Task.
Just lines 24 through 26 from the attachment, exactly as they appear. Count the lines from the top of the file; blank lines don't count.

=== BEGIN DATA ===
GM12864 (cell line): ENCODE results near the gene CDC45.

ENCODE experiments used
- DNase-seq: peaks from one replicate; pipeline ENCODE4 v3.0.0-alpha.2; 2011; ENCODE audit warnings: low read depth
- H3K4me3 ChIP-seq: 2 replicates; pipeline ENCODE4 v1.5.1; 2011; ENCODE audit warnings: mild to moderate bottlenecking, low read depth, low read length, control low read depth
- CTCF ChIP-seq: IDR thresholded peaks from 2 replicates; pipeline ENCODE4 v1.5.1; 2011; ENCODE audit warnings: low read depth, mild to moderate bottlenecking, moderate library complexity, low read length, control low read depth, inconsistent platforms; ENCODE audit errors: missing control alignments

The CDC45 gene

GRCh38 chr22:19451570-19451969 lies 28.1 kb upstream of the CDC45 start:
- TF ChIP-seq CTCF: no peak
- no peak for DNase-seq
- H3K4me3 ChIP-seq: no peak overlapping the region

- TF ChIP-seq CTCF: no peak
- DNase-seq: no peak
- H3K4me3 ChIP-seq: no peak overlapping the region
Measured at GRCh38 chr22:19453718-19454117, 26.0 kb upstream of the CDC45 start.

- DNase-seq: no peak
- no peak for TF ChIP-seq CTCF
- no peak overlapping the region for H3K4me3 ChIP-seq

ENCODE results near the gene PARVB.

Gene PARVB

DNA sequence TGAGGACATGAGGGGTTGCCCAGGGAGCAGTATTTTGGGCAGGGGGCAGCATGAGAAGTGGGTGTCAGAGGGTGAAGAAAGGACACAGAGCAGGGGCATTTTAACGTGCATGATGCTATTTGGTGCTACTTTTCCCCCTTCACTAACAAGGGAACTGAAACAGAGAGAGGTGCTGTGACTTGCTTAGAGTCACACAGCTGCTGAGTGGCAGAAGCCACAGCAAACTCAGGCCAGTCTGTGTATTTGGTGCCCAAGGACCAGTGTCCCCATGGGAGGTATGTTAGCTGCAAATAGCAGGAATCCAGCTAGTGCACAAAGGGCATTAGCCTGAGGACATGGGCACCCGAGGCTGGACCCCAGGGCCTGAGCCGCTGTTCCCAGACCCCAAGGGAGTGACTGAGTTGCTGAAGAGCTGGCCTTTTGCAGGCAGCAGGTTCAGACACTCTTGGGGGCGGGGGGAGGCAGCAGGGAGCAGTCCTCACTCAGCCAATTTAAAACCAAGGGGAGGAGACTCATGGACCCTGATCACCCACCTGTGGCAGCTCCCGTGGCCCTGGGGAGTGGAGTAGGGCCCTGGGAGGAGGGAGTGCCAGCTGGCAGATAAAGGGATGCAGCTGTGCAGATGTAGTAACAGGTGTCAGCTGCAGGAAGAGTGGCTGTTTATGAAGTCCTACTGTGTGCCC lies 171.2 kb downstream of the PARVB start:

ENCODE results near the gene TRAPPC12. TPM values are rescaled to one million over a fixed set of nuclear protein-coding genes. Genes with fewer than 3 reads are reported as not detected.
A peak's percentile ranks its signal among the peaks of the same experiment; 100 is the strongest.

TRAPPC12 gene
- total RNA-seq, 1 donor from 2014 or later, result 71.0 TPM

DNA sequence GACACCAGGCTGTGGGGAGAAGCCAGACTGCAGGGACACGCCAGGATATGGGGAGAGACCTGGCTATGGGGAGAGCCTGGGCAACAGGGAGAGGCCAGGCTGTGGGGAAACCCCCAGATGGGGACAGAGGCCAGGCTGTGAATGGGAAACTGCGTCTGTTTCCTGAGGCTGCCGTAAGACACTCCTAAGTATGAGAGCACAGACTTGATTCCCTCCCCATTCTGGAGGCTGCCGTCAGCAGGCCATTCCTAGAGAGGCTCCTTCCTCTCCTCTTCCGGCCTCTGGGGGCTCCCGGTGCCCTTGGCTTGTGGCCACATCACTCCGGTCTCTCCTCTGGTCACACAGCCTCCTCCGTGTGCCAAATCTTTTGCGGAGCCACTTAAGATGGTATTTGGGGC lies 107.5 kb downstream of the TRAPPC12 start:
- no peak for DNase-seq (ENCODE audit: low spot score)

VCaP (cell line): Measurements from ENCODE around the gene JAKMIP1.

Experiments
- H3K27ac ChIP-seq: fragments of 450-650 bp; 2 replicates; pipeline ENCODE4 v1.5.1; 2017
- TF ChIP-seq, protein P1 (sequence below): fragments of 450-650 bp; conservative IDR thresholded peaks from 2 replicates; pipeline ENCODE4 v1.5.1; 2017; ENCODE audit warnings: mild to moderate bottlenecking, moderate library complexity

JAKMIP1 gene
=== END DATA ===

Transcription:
- total RNA-seq, 1 donor from 2014 or later, result 71.0 TPM

DNA sequence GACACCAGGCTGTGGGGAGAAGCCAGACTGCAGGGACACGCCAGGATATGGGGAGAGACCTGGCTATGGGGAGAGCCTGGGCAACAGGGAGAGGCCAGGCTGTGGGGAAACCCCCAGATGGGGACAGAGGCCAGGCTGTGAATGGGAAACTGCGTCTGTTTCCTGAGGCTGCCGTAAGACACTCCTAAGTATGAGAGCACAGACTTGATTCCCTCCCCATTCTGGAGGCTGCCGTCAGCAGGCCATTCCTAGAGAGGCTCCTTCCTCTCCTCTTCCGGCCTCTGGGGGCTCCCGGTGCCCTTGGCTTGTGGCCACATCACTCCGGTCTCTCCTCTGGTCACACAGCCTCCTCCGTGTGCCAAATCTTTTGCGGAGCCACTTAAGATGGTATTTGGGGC lies 107.5 kb downstream of the TRAPPC12 start:
- no peak for DNase-seq (ENCODE audit: low spot score)